Day By Day

Saturday, July 16, 2005

The Plame Game -- Not much there.

A couple of my correspondents seem to be obsessed with the whole Plame/Rove thing and want to know why I'm not blogging it more.

John Tierney of the NYT sums the whole thing up this way:

When her husband received a "truth-telling" award at a Nation magazine luncheon, he wept as he told of his sorrow at his wife's loss of anonymity. Then he introduced her to the crowd.

And then, for any enemy agents who missed seeing her face at the luncheon but had an Internet connection, she posed with her husband for a photograph in Vanity Fair.

The smeared whistle-blower Mr. Wilson accused the White House of willfully ignoring his report showing that Iraq had not been seeking nuclear material from Niger. But a bipartisan report from the Senate Intelligence Committee concluded that his investigation had yielded little valuable information, hadn't reached the White House and hadn't disproved the Iraq-Niger link - in fact, in some ways it supported the link.

Mr. Wilson presented himself as a courageous truth-teller who was being attacked by lying partisans, but he himself became a Democratic partisan (working with the John Kerry presidential campaign) who had a problem with facts. He denied that his wife had anything to do with his assignment in Niger, but Senate investigators found a memo in which she recommended him.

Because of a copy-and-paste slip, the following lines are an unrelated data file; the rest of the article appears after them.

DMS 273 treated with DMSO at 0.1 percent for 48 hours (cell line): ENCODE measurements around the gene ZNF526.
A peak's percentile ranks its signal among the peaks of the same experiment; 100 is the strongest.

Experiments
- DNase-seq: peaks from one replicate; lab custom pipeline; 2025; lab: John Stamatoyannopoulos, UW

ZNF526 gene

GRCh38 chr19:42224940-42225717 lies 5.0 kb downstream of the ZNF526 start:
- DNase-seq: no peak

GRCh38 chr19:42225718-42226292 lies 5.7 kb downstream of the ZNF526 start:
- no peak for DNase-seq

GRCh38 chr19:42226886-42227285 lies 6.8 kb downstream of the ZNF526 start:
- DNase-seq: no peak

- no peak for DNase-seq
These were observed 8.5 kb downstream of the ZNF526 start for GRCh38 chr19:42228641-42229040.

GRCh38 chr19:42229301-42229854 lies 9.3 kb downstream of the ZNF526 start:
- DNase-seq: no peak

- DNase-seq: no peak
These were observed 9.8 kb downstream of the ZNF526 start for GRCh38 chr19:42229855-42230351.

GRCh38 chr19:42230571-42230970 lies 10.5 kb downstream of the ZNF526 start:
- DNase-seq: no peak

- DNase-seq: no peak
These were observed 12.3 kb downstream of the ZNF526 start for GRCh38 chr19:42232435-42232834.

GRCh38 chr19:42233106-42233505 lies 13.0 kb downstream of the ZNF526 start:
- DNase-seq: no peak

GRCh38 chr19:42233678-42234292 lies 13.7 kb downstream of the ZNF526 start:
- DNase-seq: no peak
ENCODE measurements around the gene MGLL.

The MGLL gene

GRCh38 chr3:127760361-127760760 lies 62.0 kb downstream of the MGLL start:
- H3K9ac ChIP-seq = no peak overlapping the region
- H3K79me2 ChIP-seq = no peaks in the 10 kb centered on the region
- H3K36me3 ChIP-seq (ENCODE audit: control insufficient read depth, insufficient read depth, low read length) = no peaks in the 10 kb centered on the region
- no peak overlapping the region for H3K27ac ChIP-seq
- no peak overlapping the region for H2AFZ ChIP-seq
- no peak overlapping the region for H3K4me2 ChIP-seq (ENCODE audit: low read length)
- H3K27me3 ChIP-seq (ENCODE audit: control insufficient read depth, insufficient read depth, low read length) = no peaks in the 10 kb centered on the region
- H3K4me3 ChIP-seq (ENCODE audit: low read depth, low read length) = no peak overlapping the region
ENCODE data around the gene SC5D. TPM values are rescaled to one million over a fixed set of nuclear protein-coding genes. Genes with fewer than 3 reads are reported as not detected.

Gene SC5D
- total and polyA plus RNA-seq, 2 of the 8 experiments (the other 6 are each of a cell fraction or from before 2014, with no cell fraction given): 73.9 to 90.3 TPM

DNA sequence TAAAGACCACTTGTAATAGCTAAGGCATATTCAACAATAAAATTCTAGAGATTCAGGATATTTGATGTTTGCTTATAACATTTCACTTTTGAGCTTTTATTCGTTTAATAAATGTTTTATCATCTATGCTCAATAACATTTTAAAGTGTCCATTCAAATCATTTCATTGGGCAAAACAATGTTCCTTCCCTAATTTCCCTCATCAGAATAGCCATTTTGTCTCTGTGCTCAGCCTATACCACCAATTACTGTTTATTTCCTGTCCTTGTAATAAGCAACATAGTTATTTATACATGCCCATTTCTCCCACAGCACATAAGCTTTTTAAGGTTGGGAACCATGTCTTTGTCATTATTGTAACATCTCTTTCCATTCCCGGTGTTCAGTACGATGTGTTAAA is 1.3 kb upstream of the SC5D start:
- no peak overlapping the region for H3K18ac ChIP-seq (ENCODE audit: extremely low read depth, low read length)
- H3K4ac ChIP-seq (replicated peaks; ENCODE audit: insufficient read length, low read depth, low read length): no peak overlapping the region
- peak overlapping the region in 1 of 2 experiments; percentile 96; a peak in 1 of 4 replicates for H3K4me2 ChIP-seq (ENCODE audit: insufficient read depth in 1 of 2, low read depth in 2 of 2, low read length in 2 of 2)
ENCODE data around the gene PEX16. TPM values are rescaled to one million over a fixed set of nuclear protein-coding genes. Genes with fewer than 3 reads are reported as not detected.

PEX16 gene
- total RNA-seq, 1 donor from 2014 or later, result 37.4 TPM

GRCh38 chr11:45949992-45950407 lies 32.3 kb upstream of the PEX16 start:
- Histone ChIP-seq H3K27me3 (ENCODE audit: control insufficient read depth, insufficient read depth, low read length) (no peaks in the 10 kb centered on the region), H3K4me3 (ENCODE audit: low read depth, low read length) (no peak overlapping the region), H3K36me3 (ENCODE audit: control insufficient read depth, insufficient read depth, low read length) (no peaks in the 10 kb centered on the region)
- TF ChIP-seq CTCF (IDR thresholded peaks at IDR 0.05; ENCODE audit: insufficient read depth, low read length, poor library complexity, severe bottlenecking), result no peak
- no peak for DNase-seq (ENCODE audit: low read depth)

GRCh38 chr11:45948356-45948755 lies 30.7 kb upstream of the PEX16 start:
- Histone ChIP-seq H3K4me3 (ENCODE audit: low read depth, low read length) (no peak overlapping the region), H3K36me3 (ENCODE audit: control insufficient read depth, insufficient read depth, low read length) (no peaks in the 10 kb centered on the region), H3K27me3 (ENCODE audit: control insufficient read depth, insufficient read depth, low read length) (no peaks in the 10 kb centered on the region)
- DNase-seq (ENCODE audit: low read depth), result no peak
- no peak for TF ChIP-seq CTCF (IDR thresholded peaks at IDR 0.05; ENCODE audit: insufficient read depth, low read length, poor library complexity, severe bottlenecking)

Karl Rove's version of events now looks less like a smear and more like the truth: Mr. Wilson's investigation, far from being requested and then suppressed by a White House afraid of its contents, was a low-level report of not much interest to anyone outside the Wilson household.

So what exactly is this scandal about? Why are the villagers still screaming to burn the witch? Well, there's always the chance that the prosecutor will turn up evidence of perjury or obstruction of justice during the investigation, which would just prove once again that the easiest way to uncover corruption in Washington is to create it yourself by investigating nonexistent crimes.

For now, though, it looks as if this scandal is about a spy who was not endangered, a whistle-blower who did not blow the whistle and was not smeared, and a White House official who has not been fired for a felony that he did not commit. And so far the only victim is a reporter who did not write a story about it.

That's about right. It's a non-story, cooked up and sustained by people who dream of recreating Watergate. Nothing more. And definitely not worth wasting my time on.

Gotta go now..., Greta's reporting from Aruba.

Read Tierney's piece here.

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